Customer Value: From Scattered to Consistent

Customer Value Management (CVM) is one of those great marketing ideas that’s both highly strategic and a devil to implement in the real world. It’s a rare treat when we get to hear from a senior carrier expert who’s driving CVM programs at large telecoms.

Permit me to introduce Cretièn Brandsma, the former head of CVM Programs at Vodafone Group and head of CVM for Vodacom South Africa. And now he’s just taken the post of Group Director of Customer Value Management (CVM) at VimpelCom.

Despite the many failures CVM has faced in the past, the picture Cretièn paints of CVM is a very hopeful and achievable one: CVM is an actor who’s struggled for a decade to gain recognition, but whose hour on the stage has finally arrived.

Cretièn explains with great clarity why CVM programs have failed in the past, how customer experience programs can be revitalized with small-scale experimenting, and what technical and organizational moves can synchronize the efforts of the sales, call center, product development, and pricing teams.

Dan Baker: Cretièn, you’ve built your career around driving CVM programs in large telecoms. So I wonder if you could give some advice to other CVM champions on how to move the large organizational mountain that’s in front of them.

Cretièn Brandsma: Dan, my experience is that CVM can only work well when it’s a full-company program. And to get to that state requires quite a bit of evangelizing of CVM across the organization.

For instance, there’s the issue of “false acquisitions” where you are attracting customers that are actually not real customers but connections driven by the commissioning & incentives programs in your channels. Systematically analyzing your in-flow quality by channel, tariff plan, and promotion allows you to raise any “bad sales behavior” with your sales peers in the organization — stopping some of the root causes of churn right at the front door.

Another example of a technique that I’ve seen work well is to interact directly with every single customer who is leaving and say, “Sorry to see you leave, Ms. Customer. This is not a sales call, by the way. We are not trying to save you because we already tried that. What I would like to understand is: why you are leaving us? Is it the network? Is it the service? And where are you going? What attracted you to go to our competitor?”

In this way you systematically gather insights and feed that back into the rest of the organization. So I think you can begin to see that CVM is much bigger than campaign management alone.

That brings up the issue of incentives in the channel. How do you make sure salespeople are aligned to deliver the long term value you want?

Managing sales incentives is a key problem to be sure. In the past, mobile telecom was a growing industry so customer acquisition was the focus. But with mobile phone penetration rates well over 100% in many countries, the emphasis must now shift in the direction of retention.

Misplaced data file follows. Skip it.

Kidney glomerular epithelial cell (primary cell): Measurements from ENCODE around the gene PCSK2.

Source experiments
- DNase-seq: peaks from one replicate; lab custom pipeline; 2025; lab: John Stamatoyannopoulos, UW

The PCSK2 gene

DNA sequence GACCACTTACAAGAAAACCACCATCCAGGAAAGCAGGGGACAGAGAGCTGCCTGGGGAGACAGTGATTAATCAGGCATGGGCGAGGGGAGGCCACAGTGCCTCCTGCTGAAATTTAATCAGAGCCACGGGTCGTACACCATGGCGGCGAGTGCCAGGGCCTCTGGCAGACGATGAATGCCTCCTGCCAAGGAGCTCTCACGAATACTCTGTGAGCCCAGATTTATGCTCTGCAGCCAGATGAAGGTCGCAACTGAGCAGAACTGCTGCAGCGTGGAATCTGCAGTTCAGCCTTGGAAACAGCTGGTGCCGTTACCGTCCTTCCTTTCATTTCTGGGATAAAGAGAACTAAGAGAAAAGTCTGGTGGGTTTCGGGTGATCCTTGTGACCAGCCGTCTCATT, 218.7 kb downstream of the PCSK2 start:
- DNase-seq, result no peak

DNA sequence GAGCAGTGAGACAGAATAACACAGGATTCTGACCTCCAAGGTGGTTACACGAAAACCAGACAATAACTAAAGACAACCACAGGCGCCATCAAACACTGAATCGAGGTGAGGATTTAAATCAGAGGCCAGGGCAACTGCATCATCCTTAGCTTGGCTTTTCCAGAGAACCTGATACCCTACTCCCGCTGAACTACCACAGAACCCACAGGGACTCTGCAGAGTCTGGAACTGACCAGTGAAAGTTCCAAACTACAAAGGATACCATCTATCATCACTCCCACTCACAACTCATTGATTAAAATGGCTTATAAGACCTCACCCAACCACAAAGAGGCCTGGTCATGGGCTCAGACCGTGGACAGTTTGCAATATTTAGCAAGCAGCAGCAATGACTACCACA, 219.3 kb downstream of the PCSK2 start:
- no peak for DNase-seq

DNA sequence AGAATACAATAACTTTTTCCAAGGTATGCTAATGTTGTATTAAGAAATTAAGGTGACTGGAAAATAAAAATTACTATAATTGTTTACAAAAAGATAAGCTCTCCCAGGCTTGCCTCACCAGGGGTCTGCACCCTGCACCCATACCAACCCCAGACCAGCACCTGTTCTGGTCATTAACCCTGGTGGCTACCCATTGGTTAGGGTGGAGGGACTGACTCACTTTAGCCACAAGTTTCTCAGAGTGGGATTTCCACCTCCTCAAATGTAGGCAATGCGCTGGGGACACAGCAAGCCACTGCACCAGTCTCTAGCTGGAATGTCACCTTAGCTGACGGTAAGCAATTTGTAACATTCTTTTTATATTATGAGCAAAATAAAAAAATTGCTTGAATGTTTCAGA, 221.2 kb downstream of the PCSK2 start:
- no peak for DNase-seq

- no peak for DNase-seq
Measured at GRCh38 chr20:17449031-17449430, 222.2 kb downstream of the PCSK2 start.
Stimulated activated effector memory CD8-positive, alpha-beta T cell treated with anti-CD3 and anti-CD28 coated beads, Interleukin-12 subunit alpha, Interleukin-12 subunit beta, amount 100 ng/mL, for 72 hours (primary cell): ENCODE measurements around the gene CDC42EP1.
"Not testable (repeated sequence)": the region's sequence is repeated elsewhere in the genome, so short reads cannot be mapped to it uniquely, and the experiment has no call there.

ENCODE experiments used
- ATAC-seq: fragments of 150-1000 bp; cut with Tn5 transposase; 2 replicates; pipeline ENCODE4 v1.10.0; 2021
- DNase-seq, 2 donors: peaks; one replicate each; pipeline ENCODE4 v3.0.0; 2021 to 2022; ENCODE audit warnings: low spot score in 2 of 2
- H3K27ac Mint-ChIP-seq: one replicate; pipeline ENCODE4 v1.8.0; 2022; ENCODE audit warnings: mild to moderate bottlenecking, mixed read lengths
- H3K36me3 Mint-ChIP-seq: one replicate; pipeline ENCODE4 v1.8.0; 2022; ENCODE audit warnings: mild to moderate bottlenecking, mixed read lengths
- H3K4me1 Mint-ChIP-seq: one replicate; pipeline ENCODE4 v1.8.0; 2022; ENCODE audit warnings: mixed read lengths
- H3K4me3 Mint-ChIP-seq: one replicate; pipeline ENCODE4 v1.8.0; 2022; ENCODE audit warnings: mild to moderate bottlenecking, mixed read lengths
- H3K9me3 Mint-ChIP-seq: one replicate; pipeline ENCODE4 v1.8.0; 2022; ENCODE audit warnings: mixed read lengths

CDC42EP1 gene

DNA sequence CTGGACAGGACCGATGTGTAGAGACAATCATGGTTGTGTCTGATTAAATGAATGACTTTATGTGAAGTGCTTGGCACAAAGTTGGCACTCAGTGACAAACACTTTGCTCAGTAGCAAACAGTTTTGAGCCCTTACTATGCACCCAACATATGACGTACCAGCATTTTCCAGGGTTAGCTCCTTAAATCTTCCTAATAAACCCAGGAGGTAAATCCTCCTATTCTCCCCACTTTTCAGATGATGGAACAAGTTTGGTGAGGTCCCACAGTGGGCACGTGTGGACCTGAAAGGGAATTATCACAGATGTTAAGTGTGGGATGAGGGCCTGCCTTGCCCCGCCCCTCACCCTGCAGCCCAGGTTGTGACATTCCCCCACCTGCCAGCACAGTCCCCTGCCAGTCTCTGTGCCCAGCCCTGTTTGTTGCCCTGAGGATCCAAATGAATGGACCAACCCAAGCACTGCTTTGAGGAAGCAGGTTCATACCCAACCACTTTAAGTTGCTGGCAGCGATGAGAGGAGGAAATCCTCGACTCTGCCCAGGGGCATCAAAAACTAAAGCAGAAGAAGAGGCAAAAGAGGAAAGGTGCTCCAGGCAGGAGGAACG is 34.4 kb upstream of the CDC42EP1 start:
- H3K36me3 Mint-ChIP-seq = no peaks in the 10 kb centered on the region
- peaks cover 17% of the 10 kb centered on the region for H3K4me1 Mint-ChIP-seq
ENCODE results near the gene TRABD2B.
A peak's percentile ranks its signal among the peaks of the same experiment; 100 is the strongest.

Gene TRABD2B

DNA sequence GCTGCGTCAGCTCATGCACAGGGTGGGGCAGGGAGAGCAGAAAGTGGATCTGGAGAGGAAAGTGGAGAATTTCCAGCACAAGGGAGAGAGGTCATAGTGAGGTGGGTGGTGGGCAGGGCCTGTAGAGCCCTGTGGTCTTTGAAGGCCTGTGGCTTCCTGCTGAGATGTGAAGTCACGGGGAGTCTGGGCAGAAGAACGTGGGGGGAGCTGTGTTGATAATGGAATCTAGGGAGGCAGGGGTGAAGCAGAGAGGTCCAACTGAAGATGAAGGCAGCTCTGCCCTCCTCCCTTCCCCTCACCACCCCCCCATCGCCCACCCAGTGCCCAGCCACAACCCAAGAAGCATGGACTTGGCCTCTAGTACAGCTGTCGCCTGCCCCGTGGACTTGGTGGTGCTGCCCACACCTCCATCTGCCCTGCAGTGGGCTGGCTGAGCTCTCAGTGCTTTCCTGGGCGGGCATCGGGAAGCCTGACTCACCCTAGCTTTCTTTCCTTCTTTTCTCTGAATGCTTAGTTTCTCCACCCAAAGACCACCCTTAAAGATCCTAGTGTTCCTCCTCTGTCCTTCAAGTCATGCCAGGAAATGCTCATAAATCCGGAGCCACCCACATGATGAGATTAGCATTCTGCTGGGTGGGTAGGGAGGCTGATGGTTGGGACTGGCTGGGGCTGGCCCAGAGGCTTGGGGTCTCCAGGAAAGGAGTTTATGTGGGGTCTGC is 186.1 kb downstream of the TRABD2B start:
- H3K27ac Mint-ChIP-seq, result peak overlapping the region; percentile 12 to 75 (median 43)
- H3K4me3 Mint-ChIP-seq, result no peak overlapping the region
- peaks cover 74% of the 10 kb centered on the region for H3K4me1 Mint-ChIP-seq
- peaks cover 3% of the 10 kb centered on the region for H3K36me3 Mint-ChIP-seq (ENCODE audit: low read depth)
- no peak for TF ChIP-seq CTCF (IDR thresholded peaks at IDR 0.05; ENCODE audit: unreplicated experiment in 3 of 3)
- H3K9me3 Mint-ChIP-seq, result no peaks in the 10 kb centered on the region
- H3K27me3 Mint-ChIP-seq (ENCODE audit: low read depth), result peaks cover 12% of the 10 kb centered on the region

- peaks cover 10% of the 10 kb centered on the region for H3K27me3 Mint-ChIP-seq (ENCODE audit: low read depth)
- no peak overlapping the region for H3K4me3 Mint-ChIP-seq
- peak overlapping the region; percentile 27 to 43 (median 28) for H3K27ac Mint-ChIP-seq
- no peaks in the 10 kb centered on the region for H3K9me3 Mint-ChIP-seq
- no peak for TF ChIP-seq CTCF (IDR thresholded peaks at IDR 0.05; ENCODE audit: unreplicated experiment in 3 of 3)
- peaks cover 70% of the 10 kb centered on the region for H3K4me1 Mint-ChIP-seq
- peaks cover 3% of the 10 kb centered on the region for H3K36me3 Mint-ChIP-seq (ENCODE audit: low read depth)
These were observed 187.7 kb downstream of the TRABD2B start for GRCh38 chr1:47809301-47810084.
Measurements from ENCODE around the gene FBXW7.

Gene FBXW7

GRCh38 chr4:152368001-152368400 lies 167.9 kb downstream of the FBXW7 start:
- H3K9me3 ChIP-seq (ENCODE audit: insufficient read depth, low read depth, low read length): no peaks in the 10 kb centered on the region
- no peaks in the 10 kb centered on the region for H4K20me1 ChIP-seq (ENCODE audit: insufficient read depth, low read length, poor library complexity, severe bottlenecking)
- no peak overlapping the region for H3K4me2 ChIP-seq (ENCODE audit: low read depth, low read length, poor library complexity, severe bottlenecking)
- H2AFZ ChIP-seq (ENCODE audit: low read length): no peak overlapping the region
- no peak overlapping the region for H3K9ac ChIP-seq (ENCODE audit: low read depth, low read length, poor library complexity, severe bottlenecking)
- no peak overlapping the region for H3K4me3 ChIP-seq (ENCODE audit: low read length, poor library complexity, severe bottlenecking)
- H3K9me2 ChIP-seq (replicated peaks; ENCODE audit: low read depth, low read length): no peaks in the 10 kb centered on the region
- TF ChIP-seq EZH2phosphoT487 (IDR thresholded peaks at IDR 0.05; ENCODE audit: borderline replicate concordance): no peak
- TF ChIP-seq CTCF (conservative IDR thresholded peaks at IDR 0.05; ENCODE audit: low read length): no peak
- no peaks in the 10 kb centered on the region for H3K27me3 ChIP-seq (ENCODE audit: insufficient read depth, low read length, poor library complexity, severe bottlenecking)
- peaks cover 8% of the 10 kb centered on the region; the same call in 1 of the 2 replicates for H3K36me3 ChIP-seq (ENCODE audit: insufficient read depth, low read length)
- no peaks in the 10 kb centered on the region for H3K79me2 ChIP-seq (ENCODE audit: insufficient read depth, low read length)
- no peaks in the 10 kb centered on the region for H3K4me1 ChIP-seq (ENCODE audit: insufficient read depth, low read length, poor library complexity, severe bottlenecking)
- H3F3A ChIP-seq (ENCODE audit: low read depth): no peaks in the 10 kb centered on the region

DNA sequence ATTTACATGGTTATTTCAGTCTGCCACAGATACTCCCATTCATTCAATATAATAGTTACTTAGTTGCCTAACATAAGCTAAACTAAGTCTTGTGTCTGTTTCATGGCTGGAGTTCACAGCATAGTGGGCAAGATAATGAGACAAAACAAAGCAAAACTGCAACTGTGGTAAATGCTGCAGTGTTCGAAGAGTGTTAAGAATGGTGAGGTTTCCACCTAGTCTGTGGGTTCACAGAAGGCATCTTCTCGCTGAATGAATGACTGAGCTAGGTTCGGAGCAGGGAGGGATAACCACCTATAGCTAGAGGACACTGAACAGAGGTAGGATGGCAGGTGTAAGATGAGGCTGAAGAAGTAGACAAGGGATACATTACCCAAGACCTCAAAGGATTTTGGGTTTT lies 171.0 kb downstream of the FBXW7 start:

In the past, of course, we would heavily incentivize acquisition. And if you were on a two-year contract, we wouldn’t talk to them again till month 21 when we would love them again. We gave the customer a nice device and said, “You should stay with us.”

This strategy has got to change. The days of investing only at the two moments of truth (acquisition and retention) are over. The investment should be spread out across the entire life cycle. That’s the way to optimize the value.

You also need to get all the different channels pulling in the same direction. One way to do that is to have shared volume and value KPIs with peers in the call center, sales, product development, pricing and the CVM team. In this way, each team has a joint interest in what each other is doing.

How much real progress is actually being made in “customer experience”? And what do you feel are the hallmarks of a successful program?

Well, this is an interesting one, because telecoms have jumped on the customer experience train quite a few times. And to be honest, we’ve often failed miserably.

One of the issues is when the CEO or other influential person starts driving the execution and tactics of customer experience from the top down. And before you know it, a project management office is pushing a charter of 24 things that people across the whole myriad of departments are supposed to do.

Now while it’s true that the departments of call center, sales, and retail stores all have to deliver on the customer experience, you can’t expect them to drive 24 initiatives when they still have their prime management targets to meet.

The tactics really need to bubble up, not down the organization. You need to start really small. For example, if it’s customer experience in a store, you start it there and see how the strategy works with two or three stores. Only when you get it working really well there do you start rolling it out on a larger scale.

So it requires a combination of top down senior management direction plus phased execution where you are building up from proven small-scale successes.

Coordination between the CVM and technology teams is important, so what’s the best way to achieve that?

I think the best path is to “co-create” with the technology team. For instance, the moment the CVM team comes up with the road map and starts scoping a project, you need to immediately negotiate with technology at day minus one.